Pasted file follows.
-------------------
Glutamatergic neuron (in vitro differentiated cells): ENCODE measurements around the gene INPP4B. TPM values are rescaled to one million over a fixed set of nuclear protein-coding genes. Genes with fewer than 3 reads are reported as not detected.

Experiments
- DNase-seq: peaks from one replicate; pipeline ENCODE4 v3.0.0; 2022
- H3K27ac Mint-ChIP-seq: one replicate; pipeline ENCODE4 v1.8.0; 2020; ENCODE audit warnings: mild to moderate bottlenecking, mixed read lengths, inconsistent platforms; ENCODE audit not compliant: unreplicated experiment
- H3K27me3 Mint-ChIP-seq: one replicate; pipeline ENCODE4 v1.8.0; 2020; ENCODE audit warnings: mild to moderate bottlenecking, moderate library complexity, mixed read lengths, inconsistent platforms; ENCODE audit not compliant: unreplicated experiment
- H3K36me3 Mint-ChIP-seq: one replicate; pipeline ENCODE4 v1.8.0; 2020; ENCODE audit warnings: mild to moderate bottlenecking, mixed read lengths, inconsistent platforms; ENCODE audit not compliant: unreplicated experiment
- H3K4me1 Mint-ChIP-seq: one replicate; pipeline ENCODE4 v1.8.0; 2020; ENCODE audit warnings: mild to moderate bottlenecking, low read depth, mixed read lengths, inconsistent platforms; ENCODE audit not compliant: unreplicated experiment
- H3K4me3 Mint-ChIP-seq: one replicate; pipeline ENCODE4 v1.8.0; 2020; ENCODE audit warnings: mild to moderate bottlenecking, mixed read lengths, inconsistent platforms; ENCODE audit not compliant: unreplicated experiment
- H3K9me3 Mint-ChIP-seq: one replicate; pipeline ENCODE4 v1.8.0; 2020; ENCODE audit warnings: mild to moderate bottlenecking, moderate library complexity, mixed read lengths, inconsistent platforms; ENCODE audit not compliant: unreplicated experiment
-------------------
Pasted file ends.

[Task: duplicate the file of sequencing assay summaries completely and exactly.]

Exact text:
Glutamatergic neuron (in vitro differentiated cells): ENCODE measurements around the gene INPP4B. TPM values are rescaled to one million over a fixed set of nuclear protein-coding genes. Genes with fewer than 3 reads are reported as not detected.

Experiments
- DNase-seq: peaks from one replicate; pipeline ENCODE4 v3.0.0; 2022
- H3K27ac Mint-ChIP-seq: one replicate; pipeline ENCODE4 v1.8.0; 2020; ENCODE audit warnings: mild to moderate bottlenecking, mixed read lengths, inconsistent platforms; ENCODE audit not compliant: unreplicated experiment
- H3K27me3 Mint-ChIP-seq: one replicate; pipeline ENCODE4 v1.8.0; 2020; ENCODE audit warnings: mild to moderate bottlenecking, moderate library complexity, mixed read lengths, inconsistent platforms; ENCODE audit not compliant: unreplicated experiment
- H3K36me3 Mint-ChIP-seq: one replicate; pipeline ENCODE4 v1.8.0; 2020; ENCODE audit warnings: mild to moderate bottlenecking, mixed read lengths, inconsistent platforms; ENCODE audit not compliant: unreplicated experiment
- H3K4me1 Mint-ChIP-seq: one replicate; pipeline ENCODE4 v1.8.0; 2020; ENCODE audit warnings: mild to moderate bottlenecking, low read depth, mixed read lengths, inconsistent platforms; ENCODE audit not compliant: unreplicated experiment
- H3K4me3 Mint-ChIP-seq: one replicate; pipeline ENCODE4 v1.8.0; 2020; ENCODE audit warnings: mild to moderate bottlenecking, mixed read lengths, inconsistent platforms; ENCODE audit not compliant: unreplicated experiment
- H3K9me3 Mint-ChIP-seq: one replicate; pipeline ENCODE4 v1.8.0; 2020; ENCODE audit warnings: mild to moderate bottlenecking, moderate library complexity, mixed read lengths, inconsistent platforms; ENCODE audit not compliant: unreplicated experiment